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SU’s AnnaMarie Gatti pitches 2nd complete game of season in 10-4 win over Canisius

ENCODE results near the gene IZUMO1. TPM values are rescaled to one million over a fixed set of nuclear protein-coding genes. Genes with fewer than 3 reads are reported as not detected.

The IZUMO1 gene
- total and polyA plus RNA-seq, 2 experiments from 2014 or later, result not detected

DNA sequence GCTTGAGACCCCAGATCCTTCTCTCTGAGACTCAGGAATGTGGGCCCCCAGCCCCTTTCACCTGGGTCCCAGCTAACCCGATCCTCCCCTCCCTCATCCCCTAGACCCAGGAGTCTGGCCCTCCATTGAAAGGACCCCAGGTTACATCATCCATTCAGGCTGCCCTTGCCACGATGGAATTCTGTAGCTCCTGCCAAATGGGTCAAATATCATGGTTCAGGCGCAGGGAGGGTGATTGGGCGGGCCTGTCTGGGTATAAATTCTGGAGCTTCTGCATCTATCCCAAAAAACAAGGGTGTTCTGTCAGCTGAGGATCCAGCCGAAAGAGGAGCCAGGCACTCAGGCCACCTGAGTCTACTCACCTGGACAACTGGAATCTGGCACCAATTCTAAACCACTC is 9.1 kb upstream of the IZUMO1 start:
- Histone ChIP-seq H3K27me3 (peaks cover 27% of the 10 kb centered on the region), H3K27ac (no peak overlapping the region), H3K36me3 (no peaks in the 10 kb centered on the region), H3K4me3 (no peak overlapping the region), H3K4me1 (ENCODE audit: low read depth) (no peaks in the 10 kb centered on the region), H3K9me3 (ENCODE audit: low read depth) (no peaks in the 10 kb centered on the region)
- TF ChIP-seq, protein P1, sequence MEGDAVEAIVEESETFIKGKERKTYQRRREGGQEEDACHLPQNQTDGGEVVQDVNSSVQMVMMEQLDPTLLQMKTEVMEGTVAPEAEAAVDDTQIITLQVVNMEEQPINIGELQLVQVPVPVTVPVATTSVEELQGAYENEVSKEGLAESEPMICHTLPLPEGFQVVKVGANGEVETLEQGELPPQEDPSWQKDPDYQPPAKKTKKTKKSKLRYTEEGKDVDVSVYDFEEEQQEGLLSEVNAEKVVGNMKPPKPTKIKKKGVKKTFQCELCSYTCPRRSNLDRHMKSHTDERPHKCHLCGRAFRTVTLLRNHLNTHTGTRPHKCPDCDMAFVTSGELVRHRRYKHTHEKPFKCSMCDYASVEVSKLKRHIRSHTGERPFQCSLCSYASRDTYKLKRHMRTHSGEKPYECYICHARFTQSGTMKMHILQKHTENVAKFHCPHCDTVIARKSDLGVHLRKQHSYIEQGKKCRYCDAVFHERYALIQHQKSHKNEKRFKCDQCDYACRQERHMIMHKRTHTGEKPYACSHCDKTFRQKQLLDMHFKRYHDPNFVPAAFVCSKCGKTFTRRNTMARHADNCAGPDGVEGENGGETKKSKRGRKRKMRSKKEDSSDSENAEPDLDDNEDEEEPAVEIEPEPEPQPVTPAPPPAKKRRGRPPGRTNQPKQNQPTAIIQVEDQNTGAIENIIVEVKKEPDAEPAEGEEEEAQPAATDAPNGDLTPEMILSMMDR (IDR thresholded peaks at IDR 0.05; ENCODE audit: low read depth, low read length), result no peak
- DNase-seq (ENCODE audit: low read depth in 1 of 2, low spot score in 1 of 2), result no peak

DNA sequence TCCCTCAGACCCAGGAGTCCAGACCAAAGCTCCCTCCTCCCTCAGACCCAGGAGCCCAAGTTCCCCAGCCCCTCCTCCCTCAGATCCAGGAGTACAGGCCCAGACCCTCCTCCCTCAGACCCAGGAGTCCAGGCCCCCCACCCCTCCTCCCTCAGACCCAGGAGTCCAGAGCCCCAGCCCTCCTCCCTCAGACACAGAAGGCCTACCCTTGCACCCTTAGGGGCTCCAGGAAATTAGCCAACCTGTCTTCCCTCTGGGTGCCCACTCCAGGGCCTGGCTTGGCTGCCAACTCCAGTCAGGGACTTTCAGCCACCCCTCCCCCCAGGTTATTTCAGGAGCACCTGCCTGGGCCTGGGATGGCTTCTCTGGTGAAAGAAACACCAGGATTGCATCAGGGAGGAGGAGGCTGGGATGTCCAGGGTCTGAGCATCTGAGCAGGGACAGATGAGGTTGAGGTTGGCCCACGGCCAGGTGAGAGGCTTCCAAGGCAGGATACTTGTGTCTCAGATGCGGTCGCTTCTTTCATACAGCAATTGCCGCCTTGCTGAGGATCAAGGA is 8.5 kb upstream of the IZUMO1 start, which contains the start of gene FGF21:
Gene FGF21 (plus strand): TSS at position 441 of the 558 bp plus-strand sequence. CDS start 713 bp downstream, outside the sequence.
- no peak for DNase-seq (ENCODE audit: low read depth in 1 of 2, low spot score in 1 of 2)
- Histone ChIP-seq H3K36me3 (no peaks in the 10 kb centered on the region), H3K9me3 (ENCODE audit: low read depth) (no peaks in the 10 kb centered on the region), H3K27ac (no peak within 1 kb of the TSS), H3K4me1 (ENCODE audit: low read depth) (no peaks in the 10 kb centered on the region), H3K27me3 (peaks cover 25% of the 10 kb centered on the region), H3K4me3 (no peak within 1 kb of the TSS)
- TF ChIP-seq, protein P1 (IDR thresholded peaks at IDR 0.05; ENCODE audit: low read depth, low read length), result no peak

first_imgThe top of the third inning wasn’t going as planned for AnnaMarie Gatti. She hit the first batter, then, after a sacrifice bunt, walked the second. Two wild pitches later, Canisius had its first run. Another walk followed by a fielder’s choice gave the Golden Griffins a two-run advantage. At last, she was on the verge of escaping an inning full of mishaps, when Canisius’ Cassie Ho doubled down the right-field line to extend the lead to three.Jogging back to the dugout after finally recording her third out, Gatti kept her head up. As her teammates ran alongside her, they tapped gloves and gave words of encouragement, seeming to gesture that it would be alright.Then Syracuse’s offense ensured that it would be. The Orange (18-14, 4-7 Atlantic Coast) rallied for seven runs in the third and fourth innings, giving Gatti all the run support she needed to regain her composure in the circle in the coming innings. In her second complete game of the year, Gatti led SU past Canisius (3-22), 10-4, on a windy Wednesday afternoon at Skytop Softball Stadium.“In the past I’ve been able to close games. For whatever reason this season, I only just got my second one,” Gatti said. “Today I think I showed I’m capable of throwing a full game.”Wednesday was Gatti’s first outing since allowing eight runs in four innings last Saturday against Boston College. All season, the senior has struggled with her control, tallying more walks (57) than strikeouts (54). When Gatti does get the ball in the strike zone, opposing batters usually take advantage, as she has allowed more than four earned runs in five of her 15 starts this season.AdvertisementThis is placeholder textBefore Gatti’s poor third inning, she was sharp in the first two. In the first six batters she faced, Gatti allowed zero hits and struck out three, a mark she has failed to reach in nine of her 18 appearances this season. The senior walked just three batters on the day, a mark below her season average (3.2). Prior to Wednesday, Gatti had walked at least five hitters in three of her last four starts, so head coach Mike Bosch was pleased with her ability to find the strike zone.“She had good control,” Bosch said. “When she’s gotten in trouble a couple of times, it’s been a matter of how she responds, and today she was in control. She had some big strikeouts, some big pitches. That’s what you need.”Following SU’s seven-run outburst in the third and fourth innings, Gatti felt at ease in the circle. Whenever the offense answers back immediately after a bad inning, a pitcher’s life becomes much easier, Gatti said. Gatti retired the side in each of the fourth and fifth innings, registering four groundouts and a pop-out before leaving Canisius’ Kara Paradowski’s feet rooted to the ground as Gatti recorded her fourth strikeout of the day.In the top of the sixth, Gatti surrendered another run after a wild pitch, single and fielder’s choice. Again, the Orange’s offense responded in the bottom of the inning, mustering two more runs to extend the lead to six. Whenever Gatti slipped up, SU’s offense came back to give its pitcher breathing room.“It was definitely important to give (Gatti) runs,” Alicia Hansen said. “We knew we had to get a lead back on them. If we don’t answer to that right away, I don’t know if we would have had that motivation for the rest of the game.”In her career, Gatti has 19 complete games, 12 of which came during her sophomore year. The senior has struggled to pitch all seven innings this season, as her tendency to walk batters has led Bosch to provide relief in the form of Miranda Hearn and Baylee Douglass. On Wednesday, Gatti’s consistent control and ability to keep the run damage to one inning helped her last the entire game for the second time this season.“I talked to coach Bosch earlier in the season about it,” Gatti said about her desire to pitch complete games. “We had a talk, and I knew I was capable of doing it. I guess I just had to show it.” Comments Facebook Twitter Google+ Published on April 4, 2018 at 6:24 pm Contact David: ddschnei@syr.edulast_img read more